Last year was a nightmare when it came to businesses and cybersecurity. Seemingly every few days, a big new breach popped up “” one that compromised patron data, blemished a business’ reputation and generally left customers with an uneasy feeling about the security of their personal information.

This year, companies out there have two basic options when it comes to securing their infrastructure. The first is to let the nightmare continue by being inactive about cybersecurity. In this case, a business can simply wait around for the inevitable attack that may prove enterprise-ending. But there’s a second option: Wake up to the very real computer security problems that face all companies, and do something about it.

You’d think that all businesses out there would choose this latter route. After all, it’s the path of least risk “” the path you take when you don’t want to end up as the next major breach headline. But it seems that the majority of companies out there have not reached this point yet. As a recent survey about disaster recovery found out, 50.5 percent of respondent organizations stated that they were only “somewhat” ready for a recovery event. Unfortunately for these organizations, cybercriminals realize this lack of preparedness, and are always looking for ways to take advantage of it. In the absence of organizational protective measures such as multifactor authentication, a cyberattack can quickly turn into an event that necessitates major recovery. For small- and medium-sized companies, this kind of thing can prove business-ending.

In today’s threat atmosphere, lack of preparedness is not an option

Perhaps five or 10 years ago, businesses could get away with less-than-stellar enterprise security. But that’s not the world we live in anymore. These days, a weakly guarded business is an easy target. And the Internet is crawling with criminals looking for just such targets. The immediacy of cyberthreats was highlighted by a recent report, which discovered more than 75 million new malware strains in just the last 12 months.

Here is another way of looking at that number: More than one-third of new malware ever came out in 2014. And as far as the types of malware that arrived on the scene, they ran the full spectrum of cyber threats. From trojans and worms to viruses and adware, 2014 was the year that really signaled the emergence of the all-powerful hacker.

Starting with a breach that compromised approximately 40 million credit and debit cards, 2014 continued on in that fashion, with massive breaches cropping up left and right. If you finished out the year without your personal information getting compromised in some way, you could consider yourself pretty lucky. And yet in spite of the huge and potent presence of cyberattacks, many businesses out there do not seem to be getting the memo. That is not good, since as far as malware is concerned, 2015 promises to be no different than last year.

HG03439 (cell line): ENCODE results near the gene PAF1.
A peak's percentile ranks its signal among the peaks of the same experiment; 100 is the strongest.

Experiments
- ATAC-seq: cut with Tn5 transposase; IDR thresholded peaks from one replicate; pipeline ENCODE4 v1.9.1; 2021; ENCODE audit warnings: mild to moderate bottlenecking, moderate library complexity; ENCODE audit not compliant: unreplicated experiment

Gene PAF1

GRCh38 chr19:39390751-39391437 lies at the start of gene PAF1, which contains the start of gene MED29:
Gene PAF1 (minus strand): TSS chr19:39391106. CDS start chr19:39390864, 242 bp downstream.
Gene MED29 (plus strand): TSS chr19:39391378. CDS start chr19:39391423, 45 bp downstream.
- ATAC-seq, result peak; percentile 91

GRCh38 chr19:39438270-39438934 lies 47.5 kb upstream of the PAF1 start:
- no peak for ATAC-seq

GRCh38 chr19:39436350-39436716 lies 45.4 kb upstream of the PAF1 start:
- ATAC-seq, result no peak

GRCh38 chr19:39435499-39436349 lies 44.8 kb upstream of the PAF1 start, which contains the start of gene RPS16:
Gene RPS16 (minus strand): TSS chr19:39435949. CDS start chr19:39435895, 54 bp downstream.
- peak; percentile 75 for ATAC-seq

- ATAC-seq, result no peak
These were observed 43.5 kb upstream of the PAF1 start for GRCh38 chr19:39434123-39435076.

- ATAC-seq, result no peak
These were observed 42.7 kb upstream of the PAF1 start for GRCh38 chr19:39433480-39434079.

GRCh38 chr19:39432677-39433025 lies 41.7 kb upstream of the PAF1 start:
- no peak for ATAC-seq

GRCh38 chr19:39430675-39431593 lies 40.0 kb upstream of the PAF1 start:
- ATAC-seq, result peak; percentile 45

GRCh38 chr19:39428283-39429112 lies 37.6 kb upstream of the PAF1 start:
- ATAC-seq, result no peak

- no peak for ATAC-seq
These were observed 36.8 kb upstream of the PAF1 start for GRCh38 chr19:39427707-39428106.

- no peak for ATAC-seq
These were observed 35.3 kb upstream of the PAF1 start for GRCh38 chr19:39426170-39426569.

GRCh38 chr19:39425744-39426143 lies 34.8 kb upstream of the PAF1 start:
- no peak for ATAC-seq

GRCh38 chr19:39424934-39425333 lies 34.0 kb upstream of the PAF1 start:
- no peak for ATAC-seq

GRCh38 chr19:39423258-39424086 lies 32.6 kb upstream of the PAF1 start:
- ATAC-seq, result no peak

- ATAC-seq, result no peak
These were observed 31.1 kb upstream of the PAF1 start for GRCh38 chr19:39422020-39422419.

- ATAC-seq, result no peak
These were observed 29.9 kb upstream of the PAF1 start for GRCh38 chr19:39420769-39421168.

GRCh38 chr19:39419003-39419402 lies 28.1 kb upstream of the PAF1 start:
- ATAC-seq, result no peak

“Security threats will increase in 2015, and both companies and home users must prepare themselves to respond to them,” cybersecurity Luis Corrons said, according to CNET. “It is not a question of whether their security will be compromised but rather when and how, so in this case prevention is key.”

Preparing for a heightened level of threats

It should be pretty clear by now that complacency is a guaranteed road to attack when it comes to enterprise security. Instead, organizations need to be conscious of the threats they are facing “” and then do something about it. Here are some key things every business can do to ramp up its security level and significantly decrease the odds of getting attacked:

  • Encrypt emails: Where is one of the first places hackers look to intercept privileged data? Information in transit. For corporations, that means business emails can be some of the most vulnerable things out there. But they do not have to be. By implementing an email encryption solution, a company takes a big step toward reducing the risk of malicious interception. Encrypting email ensures that the data contained within a message is guarded as it travels from point A to B.
  • Guard mobile devices: More companies than ever are incorporating mobile devices into their enterprise network, which is just fine as long as these mechanisms are guarded just as stringently as are their computers. Let’s say an employee of a mobile-connected business accidentally downloads a malicious app onto his or her phone. If your company does not have mobile security in place, that app could quickly find its way into your corporate network. With corporate mobile connectedness, the odds of getting attacked shoot up “” but only if the devices are not protected.
  • Don’t rely on passwords to protect accounts: There is no such thing as an unbreachable password. For hackers, every password is fair game. That’s why companies that have only a password separating people from the corporate network run such a high risk of attack. In order to truly protect access to the business network, organizations need two-factor authentication, a solution that ensures that even if a cybercriminal guesses a users’ password, he or she will still have to pass through an additional identity-verifying wall in order to access the business network.

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